Campus & Community

At 83, he finishes his Harvard degree:

5 min read

John Rigby completes his bachelor’s degree 62 years after starting it

Rigby with other
May 1945. Rigby is in the front with sunglasses. (Photos courtesy of John Rigby)
John Rigby ’03

On his first day at Harvard, John Rigby ’03 thought the place was a mess. The Yard was littered with branches, twigs, trash, and whole oak trees torn from the ground. Of course, there was a good reason for the carnage: Boston was just beginning to peek out from hiding after the great hurricane of Sept. 21, 1938.

Even at the time, Rigby was not your “typical” Harvard student. The Southie native’s father worked as a railroad claim adjuster, and though John had attended Thayer Academy, he had never considered making the river-crossing from South Boston to Cambridge.

“I had been leaning toward Boston College,” Rigby says from his office in St. Louis, Mo. “When I was at Thayer my senior year, the headmaster called me into his office and he just turned me toward Harvard. He said, ‘You can do this.’ It was a great motivator.”

So strong was Rigby’s motivation, in fact, that he completed his Harvard degree 62 years after starting it – despite the intervention of World War II and, well, life.

“I stayed three years,” he says of his initial foray into higher education. “But senior year I wanted to go into the Navy, for flight training. The war was just months away. The draft was starting to come around, and I had this crazy feeling – and I still think I was right – that I’d get better flight training if I went in then rather than after the war started.” Rigby took a leave from Harvard, intending to return after his tour of duty.

Left to right: Rigby in dress whites, 1942; Rigby’s identification card, 1942; Rigby intended to return to Harvard after his tour of duty, but the world intervened.

“I was going to get back into Kirkland House and everything was all set,” he recalls. “But then I met a gal out here in Missouri.” While socked in at St. Louis on a training flight, Rigby went out with a friend on a blind double date; he ended the night smitten, and married Mary Lawton just a few months later. Harvard became a distant memory as the couple settled in, with John working as an insurance agent and Mary as a homemaker. They had seven children, and are now the grandparents to 17 and the great-grandparents to two.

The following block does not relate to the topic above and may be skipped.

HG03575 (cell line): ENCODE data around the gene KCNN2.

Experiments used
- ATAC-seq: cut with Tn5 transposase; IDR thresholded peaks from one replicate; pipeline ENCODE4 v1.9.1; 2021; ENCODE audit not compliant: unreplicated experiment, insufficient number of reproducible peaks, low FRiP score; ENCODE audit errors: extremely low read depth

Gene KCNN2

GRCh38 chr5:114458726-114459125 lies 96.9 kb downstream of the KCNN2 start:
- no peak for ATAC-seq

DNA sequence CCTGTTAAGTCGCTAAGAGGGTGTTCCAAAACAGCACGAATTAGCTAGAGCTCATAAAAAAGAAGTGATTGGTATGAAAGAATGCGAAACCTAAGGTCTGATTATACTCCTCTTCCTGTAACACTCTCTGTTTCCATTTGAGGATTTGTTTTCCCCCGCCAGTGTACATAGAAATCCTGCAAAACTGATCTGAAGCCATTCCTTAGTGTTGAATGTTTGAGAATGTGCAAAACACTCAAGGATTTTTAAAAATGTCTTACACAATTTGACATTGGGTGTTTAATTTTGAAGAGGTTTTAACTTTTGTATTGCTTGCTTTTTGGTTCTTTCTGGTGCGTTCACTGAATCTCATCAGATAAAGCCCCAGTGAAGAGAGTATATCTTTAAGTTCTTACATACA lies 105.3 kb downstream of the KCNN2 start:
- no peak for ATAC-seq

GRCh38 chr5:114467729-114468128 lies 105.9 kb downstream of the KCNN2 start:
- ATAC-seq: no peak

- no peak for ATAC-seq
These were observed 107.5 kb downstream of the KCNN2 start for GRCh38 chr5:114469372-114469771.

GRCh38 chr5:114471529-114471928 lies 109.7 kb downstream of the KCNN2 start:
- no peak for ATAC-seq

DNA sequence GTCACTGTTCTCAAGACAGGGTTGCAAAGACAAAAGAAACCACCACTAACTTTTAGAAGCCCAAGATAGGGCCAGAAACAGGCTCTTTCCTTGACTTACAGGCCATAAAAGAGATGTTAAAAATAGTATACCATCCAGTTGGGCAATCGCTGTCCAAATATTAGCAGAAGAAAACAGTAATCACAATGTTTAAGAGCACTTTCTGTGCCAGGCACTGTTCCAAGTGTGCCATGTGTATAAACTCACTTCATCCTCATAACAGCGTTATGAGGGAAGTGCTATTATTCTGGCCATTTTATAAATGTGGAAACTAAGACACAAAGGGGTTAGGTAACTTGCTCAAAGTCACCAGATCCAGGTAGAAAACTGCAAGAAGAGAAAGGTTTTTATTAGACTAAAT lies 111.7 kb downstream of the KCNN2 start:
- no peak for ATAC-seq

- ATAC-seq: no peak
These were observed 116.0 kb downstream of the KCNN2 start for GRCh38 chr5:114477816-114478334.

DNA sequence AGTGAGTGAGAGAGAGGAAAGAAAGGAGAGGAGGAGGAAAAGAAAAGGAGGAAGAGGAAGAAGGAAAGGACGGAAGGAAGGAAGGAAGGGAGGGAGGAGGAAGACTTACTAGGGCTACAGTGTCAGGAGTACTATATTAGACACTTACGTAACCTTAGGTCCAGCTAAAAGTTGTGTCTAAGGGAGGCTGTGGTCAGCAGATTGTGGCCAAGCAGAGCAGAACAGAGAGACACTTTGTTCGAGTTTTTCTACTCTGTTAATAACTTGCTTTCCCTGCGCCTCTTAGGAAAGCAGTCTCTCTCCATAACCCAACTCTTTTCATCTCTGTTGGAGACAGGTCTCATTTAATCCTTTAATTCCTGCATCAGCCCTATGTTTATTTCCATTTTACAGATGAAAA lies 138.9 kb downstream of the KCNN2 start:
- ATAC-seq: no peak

“I never really thought about going back,” Rigby maintains, though he did apply for academic credit for his wartime experience. “I thought I had enough for the degree, but a month later I got a letter saying, ‘You’re one-half a credit short.’” The residency requirement prevented his making up the credit in St. Louis. “That was kind of the end of doing anything. I considered it a done deal, just one of those loose ends.”

Until the two Jims came along. John’s son Jim Rigby and son-in-law Jim Olshefski got to talking one night, and eventually called Harvard to find out what John would need to do to finish his bachelor’s degree. The residence requirement remained an obstacle. “But I applied for a waiver,” John says, “and doggone if I didn’t get it. I guess they figured, ‘If this old goat wants it that bad, let’s help him along.’”

A call went out to every professor in the history department that there was an unusual student who lacked one credit, and wanted to do a long-range course during the summer session. “I was the only one to respond,” says Catherine A. Corman, an assistant professor in the history department. She adds that she did it because “it was the right thing to do. I thought if I had a parent who was in his position, this is how I would want him to be treated.”

Rigby completed a first-semester survey course of U.S. history by reading primary sources and e-mailing essays to Corman every week for six weeks. He will receive his baccalaureate this week at Kirkland House, at the age of 83, and his accomplishment seems to have touched everyone involved.

More than just American history, Rigby learned a life lesson. “You think about it afterwards,” he says, alluding to his years in Cambridge, “and there’s so much more you could have done than you did. You never really get to sit and enjoy a course, like I’ve done since. People don’t persevere much any more.”

His wife, Mary, points out that 20 family members will be attending his graduation. “The children and grandchildren,” she says, “we’re all so proud of him. It really shows that someone can accomplish something after a long time when they work at it and stick to it. A lot of people wouldn’t be courageous enough to take that step, but he did.”

Corman, too, found Rigby’s achievement inspiring. “I think what it showed me is that the joy of learning is not age-bound,” she says. “John did this not just for the institution, not for the degree, but for the material itself. There’s a wonderful carving on a gate at Pomona College, in Southern California [where she earned her B.A.], that says ‘Let only the eager, reverent, and thoughtful enter here.’ And about John I would add the word ‘spirited.’”